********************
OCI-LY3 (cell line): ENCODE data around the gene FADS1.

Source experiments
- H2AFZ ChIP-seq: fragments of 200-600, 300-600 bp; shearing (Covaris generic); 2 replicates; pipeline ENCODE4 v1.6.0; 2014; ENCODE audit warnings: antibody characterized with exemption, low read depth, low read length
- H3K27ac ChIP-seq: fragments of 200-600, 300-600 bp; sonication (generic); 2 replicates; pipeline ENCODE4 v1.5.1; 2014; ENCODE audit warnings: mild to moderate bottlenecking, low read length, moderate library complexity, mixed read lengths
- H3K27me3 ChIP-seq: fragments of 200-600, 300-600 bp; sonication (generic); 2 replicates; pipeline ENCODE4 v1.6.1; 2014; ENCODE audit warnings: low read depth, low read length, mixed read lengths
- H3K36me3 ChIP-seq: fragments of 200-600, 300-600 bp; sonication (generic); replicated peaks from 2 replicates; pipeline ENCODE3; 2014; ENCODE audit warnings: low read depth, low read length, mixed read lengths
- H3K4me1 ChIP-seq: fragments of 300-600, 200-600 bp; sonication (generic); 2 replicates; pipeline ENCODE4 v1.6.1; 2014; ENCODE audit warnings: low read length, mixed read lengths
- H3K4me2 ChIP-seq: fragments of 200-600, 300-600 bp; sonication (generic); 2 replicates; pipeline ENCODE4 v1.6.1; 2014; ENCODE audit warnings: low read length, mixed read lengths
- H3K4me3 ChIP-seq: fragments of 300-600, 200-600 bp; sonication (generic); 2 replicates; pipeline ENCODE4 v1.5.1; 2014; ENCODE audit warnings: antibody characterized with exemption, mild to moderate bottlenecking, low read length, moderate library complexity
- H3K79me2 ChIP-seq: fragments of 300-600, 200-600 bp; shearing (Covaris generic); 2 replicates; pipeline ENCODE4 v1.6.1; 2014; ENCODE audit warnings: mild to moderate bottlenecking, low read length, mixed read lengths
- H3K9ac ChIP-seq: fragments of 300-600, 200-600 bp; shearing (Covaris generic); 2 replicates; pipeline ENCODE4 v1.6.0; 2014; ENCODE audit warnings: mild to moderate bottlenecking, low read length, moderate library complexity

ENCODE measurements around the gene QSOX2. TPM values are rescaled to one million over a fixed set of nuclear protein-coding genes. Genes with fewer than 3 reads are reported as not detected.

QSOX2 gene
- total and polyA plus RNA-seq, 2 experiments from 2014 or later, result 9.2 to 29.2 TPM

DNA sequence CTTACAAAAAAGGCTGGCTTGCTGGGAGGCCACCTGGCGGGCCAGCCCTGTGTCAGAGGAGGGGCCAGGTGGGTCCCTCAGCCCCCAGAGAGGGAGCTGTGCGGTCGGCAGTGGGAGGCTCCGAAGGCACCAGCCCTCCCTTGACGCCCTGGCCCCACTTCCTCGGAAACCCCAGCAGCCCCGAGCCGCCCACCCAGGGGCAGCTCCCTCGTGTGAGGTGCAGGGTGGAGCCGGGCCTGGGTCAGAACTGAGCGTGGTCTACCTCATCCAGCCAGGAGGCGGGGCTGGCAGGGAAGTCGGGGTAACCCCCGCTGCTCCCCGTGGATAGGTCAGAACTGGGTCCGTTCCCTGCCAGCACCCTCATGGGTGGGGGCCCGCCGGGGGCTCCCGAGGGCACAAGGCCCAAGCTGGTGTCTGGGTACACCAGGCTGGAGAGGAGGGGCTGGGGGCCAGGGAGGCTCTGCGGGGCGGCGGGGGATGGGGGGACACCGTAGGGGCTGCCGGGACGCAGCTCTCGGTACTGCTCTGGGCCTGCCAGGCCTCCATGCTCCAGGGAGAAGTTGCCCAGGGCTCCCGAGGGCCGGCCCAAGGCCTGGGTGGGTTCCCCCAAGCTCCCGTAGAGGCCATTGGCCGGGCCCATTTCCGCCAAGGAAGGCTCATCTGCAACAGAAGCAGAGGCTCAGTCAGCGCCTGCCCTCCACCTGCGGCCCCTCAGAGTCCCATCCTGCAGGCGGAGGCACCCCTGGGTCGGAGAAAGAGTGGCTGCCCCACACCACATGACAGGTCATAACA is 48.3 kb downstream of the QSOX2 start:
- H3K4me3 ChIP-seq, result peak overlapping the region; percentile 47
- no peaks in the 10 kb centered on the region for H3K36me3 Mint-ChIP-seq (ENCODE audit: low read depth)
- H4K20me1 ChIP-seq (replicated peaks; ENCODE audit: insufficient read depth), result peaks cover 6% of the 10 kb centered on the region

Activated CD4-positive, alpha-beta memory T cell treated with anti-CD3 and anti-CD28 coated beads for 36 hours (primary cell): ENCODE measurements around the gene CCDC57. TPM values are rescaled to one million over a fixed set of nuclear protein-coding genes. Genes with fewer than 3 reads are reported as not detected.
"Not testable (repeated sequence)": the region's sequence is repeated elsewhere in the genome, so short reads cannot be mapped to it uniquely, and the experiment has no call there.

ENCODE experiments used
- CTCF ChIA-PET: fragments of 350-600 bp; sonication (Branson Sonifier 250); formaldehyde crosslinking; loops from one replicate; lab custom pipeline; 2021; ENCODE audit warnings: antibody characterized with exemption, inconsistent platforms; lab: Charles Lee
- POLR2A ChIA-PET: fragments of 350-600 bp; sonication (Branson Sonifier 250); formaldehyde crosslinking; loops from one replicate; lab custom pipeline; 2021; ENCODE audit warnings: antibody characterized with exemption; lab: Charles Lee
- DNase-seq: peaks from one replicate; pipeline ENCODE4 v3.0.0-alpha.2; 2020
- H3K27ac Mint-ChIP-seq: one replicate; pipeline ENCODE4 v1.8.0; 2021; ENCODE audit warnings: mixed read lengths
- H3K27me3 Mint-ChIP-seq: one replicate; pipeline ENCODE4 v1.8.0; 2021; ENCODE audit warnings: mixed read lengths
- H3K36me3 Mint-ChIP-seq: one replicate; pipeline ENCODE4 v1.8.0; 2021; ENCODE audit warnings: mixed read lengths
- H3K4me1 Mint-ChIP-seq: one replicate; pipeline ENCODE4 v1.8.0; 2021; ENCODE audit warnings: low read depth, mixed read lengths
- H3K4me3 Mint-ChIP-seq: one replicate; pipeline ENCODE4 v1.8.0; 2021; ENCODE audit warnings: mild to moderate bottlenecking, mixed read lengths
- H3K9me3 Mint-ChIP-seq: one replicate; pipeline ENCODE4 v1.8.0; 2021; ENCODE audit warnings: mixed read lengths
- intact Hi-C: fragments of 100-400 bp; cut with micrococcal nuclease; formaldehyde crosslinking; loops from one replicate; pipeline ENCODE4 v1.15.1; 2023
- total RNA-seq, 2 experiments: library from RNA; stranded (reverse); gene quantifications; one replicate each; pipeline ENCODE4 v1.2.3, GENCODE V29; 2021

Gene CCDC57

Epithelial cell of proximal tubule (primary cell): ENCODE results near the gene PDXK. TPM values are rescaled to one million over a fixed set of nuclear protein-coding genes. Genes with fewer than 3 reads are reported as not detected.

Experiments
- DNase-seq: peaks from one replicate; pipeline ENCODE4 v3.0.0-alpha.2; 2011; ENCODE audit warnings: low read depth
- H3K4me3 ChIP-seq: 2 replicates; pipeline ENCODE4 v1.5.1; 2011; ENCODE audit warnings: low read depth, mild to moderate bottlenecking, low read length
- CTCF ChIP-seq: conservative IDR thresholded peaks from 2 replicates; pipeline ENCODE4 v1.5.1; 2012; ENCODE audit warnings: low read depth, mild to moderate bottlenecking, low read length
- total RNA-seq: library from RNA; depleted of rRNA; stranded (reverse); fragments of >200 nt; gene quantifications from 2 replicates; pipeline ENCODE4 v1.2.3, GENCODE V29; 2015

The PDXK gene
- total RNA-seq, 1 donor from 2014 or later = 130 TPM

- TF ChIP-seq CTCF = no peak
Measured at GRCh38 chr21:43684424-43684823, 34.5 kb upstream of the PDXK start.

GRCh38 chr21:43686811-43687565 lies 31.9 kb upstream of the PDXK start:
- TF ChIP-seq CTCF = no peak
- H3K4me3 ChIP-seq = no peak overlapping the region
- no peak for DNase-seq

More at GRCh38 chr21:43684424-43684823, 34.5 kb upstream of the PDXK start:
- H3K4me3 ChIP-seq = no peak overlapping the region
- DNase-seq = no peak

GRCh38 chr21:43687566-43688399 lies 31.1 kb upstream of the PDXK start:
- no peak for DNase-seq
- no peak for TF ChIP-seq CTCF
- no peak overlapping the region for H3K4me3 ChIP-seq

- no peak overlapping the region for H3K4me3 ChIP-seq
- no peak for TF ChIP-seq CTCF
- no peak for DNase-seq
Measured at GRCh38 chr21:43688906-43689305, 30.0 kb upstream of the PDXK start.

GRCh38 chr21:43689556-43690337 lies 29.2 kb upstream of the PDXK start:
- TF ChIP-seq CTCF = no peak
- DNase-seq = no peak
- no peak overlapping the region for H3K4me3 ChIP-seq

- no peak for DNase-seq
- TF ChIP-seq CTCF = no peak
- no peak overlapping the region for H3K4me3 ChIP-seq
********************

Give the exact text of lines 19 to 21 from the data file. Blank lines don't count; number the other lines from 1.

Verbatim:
Activated CD4-positive, alpha-beta memory T cell treated with anti-CD3 and anti-CD28 coated beads for 36 hours (primary cell): ENCODE measurements around the gene CCDC57. TPM values are rescaled to one million over a fixed set of nuclear protein-coding genes. Genes with fewer than 3 reads are reported as not detected.
"Not testable (repeated sequence)": the region's sequence is repeated elsewhere in the genome, so short reads cannot be mapped to it uniquely, and the experiment has no call there.

ENCODE experiments used